Presentation on theme: "5 THEMES OF GEOGRAPHY AN INTERACTIVE LEARNING MODULE."— Presentation transcript:
5 THEMES OF GEOGRAPHY AN INTERACTIVE LEARNING MODULE
Directions: Visit and read about each of the following 5 Themes of Geography listed below. Forward the slides by clicking the enter key on your Chromebook. As you go through the entire learning module, you will answer questions on your graphic organizer. There will be a short quiz at the end. 5 THEMES OF GEOGRAPHY
MOVEMENT Movement includes the movement of people, things (such as goods), movement of information, and movement of ideas. We can describe the type of communications a place has, how they move ideas, the main forms of transportation, as well as what goods are exported and imported. These all come under the heading of movement.
MOVEMENT Things to think about Movement -- What are the patterns of movement of people, products, and information? A study of movement includes learning about major modes of transportation used by people, an area's major exports and imports, and ways in which people communicate (move ideas).
MOVEMENT ~more~ MOVEMENT OF PEOPLE, GOODS, AND IDEAS How are people transported in this city? How are ideas transported in this city? (e.g. communication) * Answer the questions about Movement on your graphic organizer before you move on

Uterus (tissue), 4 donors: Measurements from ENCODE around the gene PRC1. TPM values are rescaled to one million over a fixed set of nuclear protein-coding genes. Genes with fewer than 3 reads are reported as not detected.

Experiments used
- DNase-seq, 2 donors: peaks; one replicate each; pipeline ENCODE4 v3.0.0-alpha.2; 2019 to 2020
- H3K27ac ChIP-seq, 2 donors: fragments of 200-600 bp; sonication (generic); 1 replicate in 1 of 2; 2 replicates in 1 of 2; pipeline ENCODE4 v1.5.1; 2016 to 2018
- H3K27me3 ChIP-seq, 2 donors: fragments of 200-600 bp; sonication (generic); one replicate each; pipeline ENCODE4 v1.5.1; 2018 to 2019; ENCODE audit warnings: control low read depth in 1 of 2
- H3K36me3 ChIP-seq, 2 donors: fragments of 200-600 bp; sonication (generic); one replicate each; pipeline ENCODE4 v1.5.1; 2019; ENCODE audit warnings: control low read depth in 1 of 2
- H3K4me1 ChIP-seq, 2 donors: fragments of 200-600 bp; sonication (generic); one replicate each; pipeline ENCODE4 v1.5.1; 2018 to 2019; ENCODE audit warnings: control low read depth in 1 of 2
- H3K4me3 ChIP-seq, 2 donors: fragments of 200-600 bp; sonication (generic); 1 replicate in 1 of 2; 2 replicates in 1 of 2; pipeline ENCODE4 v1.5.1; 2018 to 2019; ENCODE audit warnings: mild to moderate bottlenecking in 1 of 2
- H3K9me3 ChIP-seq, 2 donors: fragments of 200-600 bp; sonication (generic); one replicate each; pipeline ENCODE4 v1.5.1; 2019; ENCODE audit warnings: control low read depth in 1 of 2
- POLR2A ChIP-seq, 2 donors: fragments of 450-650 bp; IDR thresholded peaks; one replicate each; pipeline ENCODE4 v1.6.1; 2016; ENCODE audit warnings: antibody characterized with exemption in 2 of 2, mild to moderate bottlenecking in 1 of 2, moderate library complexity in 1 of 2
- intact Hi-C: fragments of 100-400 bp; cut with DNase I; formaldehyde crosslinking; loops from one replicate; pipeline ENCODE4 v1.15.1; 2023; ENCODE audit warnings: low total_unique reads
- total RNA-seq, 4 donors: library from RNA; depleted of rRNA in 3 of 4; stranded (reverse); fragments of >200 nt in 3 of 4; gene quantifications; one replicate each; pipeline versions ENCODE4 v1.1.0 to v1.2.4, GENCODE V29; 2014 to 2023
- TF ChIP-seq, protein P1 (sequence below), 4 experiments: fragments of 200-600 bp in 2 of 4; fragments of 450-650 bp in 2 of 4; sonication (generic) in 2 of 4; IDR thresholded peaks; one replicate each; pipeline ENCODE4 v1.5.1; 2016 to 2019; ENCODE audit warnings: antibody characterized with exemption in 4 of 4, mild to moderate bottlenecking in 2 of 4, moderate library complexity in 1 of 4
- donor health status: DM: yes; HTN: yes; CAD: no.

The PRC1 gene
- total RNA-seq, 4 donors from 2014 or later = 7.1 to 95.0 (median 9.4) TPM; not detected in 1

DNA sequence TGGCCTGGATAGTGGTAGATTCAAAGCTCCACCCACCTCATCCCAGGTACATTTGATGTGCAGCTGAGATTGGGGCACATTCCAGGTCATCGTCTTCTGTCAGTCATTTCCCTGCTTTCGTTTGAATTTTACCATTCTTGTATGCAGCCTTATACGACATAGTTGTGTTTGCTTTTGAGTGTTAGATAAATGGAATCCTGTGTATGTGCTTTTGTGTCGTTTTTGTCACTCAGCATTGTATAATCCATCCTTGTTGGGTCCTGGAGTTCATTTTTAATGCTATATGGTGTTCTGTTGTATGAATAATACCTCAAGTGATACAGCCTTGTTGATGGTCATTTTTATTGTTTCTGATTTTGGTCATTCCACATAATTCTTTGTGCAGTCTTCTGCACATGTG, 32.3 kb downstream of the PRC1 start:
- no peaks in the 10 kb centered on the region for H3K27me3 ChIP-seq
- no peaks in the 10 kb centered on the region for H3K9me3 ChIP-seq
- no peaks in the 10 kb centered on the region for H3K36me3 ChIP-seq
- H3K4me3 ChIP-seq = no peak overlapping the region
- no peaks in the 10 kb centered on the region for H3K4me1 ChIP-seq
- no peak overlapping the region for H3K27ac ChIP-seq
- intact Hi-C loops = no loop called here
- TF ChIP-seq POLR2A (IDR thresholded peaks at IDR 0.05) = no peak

REGION Regions are areas that can be grouped together by a set of things special to that region. We have countries ruled by governments, areas which speak the same language, or have the same religion, and we have areas served by a particular service, such as a school district or a zip code. The four types of areas are: government/physical, human, cultural, or functional Regions defined by a government or physical characteristics are regions that are strictly maintained, such as countries, continents, or physical regions (e.g. Appalachian Mountain Region) Regions defined by a function are areas served by a particular service. Take the example of a fictitious school district of Geek's Rule School. If Geek's Rule School closes down, then the school district will no longer exist. Of course, it won't just disappear in a cloud of smoke, but it will have to be named or described some other way. Another examples would be areas which provide certain functions, like a telephone area code, zip code, or even a bus service area. Loosely defined regions are regions that are grouped together in general terms. These are things such as the North, or the Mid-West, or the Bible belt, or even the Far East and Middle East. Cultural regions are regions which a region having a distinct pattern of culture. Like the Great Plains Indians region, Latin America (language), or Muslim region (religion)